Making Summer Sausage Step By Step November 1st, 2009


Summer Sausage is traditionally a cured, fermented sausage seasoned with salt, sugar or dextrose, mustard, black pepper, and garlic with many cultural and geographic variations. Summer sausage is usually made from leftover trimmings, low quality cuts, and organ meat but can be made with higher classes of meat as well.

The fermentation process is facilitated by the addition of lactic acid bacteria starter cultures and the sausage must then be allowed time to ferment. These bacteria feed on the sugars in the meat mix and produce lactic acid as a by product which lowers the pH of the product and creates an environment unfavorable for further bacterial activity. There is usually a drying period and the combination of proper pH coupled with reduced water activity results in a product that is shelf stable and can be stored at room temperature.

Lactic acid also imparts a tangy flavor common to this type of product and can be duplicated by the addition of encapsulated citric acid when the time required for the fermentation process or the availability of starter cultures is a factor.

An excellent product can be made without fermentation, the addition of encapsulated citric acid, or the drying period but this product will be perishable and must be kept refrigerated.

Before starting have everything ready to go. Grinder, stuffer, and all food contact surfaces should be sterilized. Grinder plates and knives should be clean, sharp, and matched. Sharp plates and knives yield a cleaner cut with less smearing as will a matched set.  Have a clean sharp boning knife ready. Meat must be clean and cold, free of bacterial contamination. 32-35 deg F. is a good place to be.
Fat ratio is a matter of preference but should be between 15% – 25% (20lb lean + 5lb fat = 80/20 lean/ fat ratio)

Lets get started.

1. If using fibrous or natural casings put them into some warm water to soak
2. Grind 25lb meat/ fat through a coarse plate once. If you want to grind the lean and the fat separate before mixing, that’s fine too. If you only have one size grinder plate don’t worry about it, it’ll be ok.
3. Dissolve one ounce of pink curing salt in 1 quart of ICE COLD water. Note: 5 level teaspoons will give you about 1 ounce of cure.
4. Add the spice mix and the dissolved cure solution into the ground meat. If you are using a binder add that now too. Mix well. This should take a full 2-3 minutes to mix by hand. Make sure the spice and cure is evenly distributed throughout the mix. If you are using encapsulated citric acid it should be added after the last grind and mixed in thoroughly.
5. Grind again through a small plate, 3/16 or 1/8.
6. If you’re stuffing off the grinder, remove the plate and knife from the grinder head and put the stuffing attachment in place. Stuff the casings as tight as you can without breaking the casing. If you’re using a sausage stuffer, grind the meat one more time. That’s a toal of 3 times through the grinder. The mix is going to get very sticky. This is good, it shows the binding quality of the mix.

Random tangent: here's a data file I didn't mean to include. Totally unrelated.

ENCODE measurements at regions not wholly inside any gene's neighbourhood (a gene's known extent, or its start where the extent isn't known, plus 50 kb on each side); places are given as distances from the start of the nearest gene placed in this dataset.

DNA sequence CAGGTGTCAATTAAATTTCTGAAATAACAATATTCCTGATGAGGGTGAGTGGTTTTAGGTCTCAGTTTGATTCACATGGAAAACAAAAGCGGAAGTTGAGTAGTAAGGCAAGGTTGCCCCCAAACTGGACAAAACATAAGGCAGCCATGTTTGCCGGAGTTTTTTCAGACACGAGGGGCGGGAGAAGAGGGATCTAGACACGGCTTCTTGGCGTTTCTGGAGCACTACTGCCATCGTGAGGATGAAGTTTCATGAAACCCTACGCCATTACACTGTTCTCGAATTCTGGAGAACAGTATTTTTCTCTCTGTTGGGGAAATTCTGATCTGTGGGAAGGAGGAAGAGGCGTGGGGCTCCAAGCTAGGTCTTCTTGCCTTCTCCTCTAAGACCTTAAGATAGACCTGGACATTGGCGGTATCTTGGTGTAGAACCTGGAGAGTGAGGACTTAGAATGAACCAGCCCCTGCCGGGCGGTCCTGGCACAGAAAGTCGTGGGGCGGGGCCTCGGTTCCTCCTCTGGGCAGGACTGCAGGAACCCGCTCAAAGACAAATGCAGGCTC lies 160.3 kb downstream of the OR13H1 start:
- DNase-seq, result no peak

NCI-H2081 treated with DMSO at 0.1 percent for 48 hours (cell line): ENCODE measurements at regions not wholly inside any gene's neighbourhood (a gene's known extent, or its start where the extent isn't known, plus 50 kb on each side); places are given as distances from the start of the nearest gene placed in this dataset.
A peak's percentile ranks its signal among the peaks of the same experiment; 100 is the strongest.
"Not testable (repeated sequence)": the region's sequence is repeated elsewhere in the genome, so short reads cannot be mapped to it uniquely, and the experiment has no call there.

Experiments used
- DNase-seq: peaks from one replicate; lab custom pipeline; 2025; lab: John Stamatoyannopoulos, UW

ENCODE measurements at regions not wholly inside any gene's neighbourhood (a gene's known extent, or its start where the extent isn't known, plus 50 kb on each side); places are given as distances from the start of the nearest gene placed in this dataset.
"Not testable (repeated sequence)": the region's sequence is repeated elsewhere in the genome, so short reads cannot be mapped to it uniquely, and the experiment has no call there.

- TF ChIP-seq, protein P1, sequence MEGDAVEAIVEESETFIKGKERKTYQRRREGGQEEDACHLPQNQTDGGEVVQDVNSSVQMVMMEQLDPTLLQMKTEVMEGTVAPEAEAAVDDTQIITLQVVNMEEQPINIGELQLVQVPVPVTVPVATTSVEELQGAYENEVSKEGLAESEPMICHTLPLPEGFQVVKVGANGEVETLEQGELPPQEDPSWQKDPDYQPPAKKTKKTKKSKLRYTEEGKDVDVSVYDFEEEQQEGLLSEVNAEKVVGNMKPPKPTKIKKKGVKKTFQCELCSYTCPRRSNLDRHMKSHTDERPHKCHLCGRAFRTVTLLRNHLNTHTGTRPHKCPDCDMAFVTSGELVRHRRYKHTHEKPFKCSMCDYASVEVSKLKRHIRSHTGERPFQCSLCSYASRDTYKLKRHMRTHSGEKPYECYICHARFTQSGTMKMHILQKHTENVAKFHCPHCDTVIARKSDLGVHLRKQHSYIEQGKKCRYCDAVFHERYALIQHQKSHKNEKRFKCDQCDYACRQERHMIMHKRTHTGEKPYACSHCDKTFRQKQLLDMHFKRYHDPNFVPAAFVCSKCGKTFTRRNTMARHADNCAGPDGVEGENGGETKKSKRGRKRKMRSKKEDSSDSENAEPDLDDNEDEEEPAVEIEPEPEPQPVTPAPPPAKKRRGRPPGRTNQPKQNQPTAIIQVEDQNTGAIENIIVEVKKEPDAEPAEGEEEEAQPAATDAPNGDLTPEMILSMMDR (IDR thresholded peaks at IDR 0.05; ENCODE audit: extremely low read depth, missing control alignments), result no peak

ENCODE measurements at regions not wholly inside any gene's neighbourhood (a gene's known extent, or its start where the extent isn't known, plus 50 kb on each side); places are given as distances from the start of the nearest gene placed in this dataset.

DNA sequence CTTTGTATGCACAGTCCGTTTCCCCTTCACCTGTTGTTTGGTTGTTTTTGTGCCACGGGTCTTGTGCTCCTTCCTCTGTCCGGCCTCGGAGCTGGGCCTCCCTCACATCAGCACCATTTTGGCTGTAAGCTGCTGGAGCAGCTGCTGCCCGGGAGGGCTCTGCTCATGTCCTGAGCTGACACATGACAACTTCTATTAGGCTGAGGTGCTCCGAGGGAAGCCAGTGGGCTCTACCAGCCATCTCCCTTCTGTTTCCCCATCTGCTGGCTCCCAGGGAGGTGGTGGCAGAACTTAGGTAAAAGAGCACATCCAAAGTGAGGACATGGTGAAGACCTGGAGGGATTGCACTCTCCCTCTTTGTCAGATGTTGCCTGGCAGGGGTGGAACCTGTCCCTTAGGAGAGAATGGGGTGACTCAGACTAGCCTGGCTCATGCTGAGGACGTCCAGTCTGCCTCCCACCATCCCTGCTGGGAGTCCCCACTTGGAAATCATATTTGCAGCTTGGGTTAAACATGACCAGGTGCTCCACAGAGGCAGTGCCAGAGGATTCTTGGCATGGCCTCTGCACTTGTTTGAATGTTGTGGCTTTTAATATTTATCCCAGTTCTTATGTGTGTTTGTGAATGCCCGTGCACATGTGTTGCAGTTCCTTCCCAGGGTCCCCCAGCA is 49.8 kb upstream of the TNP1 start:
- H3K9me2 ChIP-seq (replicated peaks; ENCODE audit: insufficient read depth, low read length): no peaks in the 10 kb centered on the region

7. Pack the mix into the stuffer tight, making sure to get all the air out and stuff the casings as tight as you can without breaking the casing.
8. The sausage should now be returned to a 40 deg F cooler to cure. 4-6 hours should do it but overnight is better. Don’t be in too big of a hurry, if your cooler is 38-40 deg the sausage will hold for a couple of days.
9. Hang the sausage in the smokehouse and let the surface dry for an hour or more before you start the heat. Again, don’t be in a hurry.
10. Using your favorite hardwood (hickory is a good choice) apply a heavy smoke at around 100 deg F for 1-4 hours. This is a matter of personal taste, first time out try 1-2 hours.
11. Kill the smoke and gradually, over the next 4 or so hours, raise the house temperature to around 175-180 deg F and cook until the sausage reaches an internal temperature of 155 deg F. This is going to take some time, let it. Be sure and check temperatures of the sausages around different parts of the smokehouse to manage cool and hot spots.
12. When the sausage reaches 155 deg pull it out of the house and immediately shower with cold water to stop the cooking process and cool the sausage. Try to get the internal temperature down to around 120 deg F. You can hang the sausage up outside and spray with the water hose or an ice water bath will work too. When using the ice water bath method, have the tank of cold water ready before the sausage is done.
13. Hang the sausage in the cooler overnight to chill before cutting.

Smoked Venison Summer Sausage


Find all your sausage making supplies at Southern Indiana Butcher Supply

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This entry was posted on Sunday, November 1st, 2009 at 6:17 am and is filed under Sausage Making. You can follow any responses to this entry through the RSS 2.0 feed. You can leave a response, or trackback from your own site.

2 Responses to “Making Summer Sausage Step By Step”

  1. tweldon says:

    I don’t have a smoke house. Temp and time for oven cooking with blend 114?

    • jsummers says:

      Take the sausage out of the cooler and let it hang at room temperature for a couple of hours then place it in your oven at the lowest setting available. You’re working for an internal product temperature of 155F so if the lowest setting happens to be lower than 155 just bring the internal temp of the product up to that setting then increase the oven temperature to 160F to finish up. The idea is to cook as slow as possible to allow for full flavor development.

      Turn and rotate the sausages a couple of times during the cooking process.

      As for time, it takes as long as it takes, perhaps 4-6 hours. Use a skewer thermometer to moniter internal product temperature

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